But Hunt also included extended narratives in his essays, and the amusing story he wrote to Marianne on June 11, 1808, about his journey by coach to Harborough in Leicestershire might have been included in any number of his essays.
All yesterday I was jammed up in a hot coach with a silent farmer, a sleepy lisping young man, and a Reverend Wigsby of the usual dimensions, who railed against the Unitarians, and what was worse gave me no room for my legs. These three youths soon went to sleep, and I must own I had no snoring, but the parson by way of caution against cold had almost entirely pulled up both the coach-windows; my legs felt as if they were in the stocks; and his huge beaver, as he nodded, not only played up & down before my face in a manner that almost made me laugh, but tumbled off upon me every now and then, so that I expected his wig to follow every instant. However I waked him with much civility to return his hat, and then he used to start, and grin, & snore, & smile at me, I suppose by way of apology. I longed to have all their faces in a vice, as usual. Once, I fondly imagined he was going to be polite, for he made me change sides with him and I looked upon this as no small generosity, as he was on the best seat; but lo, when I altered my situation, I found the sun coming full upon my face. Nothing could have been better done. Oh Mr. Parsons!18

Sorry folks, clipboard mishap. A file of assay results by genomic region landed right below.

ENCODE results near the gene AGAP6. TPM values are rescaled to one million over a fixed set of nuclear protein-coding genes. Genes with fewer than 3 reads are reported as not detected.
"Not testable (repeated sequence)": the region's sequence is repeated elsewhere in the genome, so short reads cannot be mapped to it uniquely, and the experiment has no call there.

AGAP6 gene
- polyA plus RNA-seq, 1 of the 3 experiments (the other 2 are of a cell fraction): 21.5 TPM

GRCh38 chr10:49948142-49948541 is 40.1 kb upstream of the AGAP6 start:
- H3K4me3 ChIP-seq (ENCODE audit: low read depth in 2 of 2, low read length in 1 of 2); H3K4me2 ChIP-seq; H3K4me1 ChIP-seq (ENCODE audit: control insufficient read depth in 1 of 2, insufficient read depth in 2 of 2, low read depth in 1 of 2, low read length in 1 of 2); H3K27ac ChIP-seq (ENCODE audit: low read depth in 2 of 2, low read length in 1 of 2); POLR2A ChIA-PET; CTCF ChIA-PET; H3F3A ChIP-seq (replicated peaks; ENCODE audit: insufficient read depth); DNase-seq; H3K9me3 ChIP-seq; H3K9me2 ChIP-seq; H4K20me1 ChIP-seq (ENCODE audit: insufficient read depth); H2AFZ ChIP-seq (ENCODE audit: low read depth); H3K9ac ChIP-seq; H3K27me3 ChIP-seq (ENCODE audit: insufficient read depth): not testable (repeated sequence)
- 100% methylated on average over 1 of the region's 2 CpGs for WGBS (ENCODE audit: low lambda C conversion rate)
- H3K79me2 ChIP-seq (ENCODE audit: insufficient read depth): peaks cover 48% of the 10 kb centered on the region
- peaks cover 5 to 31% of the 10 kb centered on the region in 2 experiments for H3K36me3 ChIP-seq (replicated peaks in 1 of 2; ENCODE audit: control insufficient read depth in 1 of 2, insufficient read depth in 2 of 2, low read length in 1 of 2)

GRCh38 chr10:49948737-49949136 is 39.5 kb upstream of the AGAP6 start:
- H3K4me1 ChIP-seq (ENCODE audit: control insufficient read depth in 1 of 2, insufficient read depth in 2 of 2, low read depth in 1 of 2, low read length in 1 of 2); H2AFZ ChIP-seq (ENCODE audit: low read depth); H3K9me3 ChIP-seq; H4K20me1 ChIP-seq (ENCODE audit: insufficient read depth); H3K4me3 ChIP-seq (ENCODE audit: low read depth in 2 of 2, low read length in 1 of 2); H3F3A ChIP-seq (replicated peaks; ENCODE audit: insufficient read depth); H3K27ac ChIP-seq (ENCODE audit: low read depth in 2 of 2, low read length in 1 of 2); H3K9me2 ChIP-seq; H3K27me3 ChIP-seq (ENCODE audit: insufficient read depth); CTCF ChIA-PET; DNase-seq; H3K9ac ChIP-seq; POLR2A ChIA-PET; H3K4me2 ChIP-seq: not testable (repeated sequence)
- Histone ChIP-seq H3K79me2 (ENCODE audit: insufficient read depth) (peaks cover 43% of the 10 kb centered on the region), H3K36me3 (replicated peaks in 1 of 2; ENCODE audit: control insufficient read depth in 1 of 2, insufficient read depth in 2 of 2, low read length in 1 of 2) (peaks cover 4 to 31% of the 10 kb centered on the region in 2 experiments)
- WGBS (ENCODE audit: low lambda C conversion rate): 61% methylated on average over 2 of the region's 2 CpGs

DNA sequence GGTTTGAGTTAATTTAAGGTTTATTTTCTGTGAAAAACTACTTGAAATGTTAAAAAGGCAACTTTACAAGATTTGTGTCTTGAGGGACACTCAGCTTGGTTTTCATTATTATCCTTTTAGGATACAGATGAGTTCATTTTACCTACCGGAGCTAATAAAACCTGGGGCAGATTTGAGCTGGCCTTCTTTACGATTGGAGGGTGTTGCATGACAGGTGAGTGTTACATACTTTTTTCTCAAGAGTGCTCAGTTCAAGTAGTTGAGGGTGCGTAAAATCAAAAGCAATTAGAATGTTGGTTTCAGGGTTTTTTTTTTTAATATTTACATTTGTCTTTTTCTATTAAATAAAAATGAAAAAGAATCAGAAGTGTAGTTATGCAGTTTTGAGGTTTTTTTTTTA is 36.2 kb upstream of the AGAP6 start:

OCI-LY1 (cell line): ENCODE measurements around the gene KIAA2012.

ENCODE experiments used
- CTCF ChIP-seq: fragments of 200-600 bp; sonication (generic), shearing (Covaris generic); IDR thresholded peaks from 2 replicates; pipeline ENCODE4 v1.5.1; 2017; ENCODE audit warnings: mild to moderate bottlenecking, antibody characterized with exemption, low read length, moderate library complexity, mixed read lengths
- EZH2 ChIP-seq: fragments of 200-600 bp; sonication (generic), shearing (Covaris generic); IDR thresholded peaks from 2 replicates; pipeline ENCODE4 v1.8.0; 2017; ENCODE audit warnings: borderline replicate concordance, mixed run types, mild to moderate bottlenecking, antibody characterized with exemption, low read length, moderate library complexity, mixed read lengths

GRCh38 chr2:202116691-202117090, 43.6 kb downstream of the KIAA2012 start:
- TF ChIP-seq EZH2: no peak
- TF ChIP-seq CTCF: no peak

Because of his adeptness at telling a tale, which he did occasionally in his essays, it is surprising that Hunt wrote only one novel, and that a not very successful one.19 An example of a characteristic tale, which incidentally also demonstrates Hunt's dictum that a perfect tale should have "a moral utility,"20 is the ghost story he tells of a Bavarian whose frequent angry outbursts had finally worn to death his sweet and patient wife. She returned to life when remorse caused him to lose his rage, and for two years they lived peacefully. But then gradually his fits of temper began to reassert themselves. Hunt finishes the tale.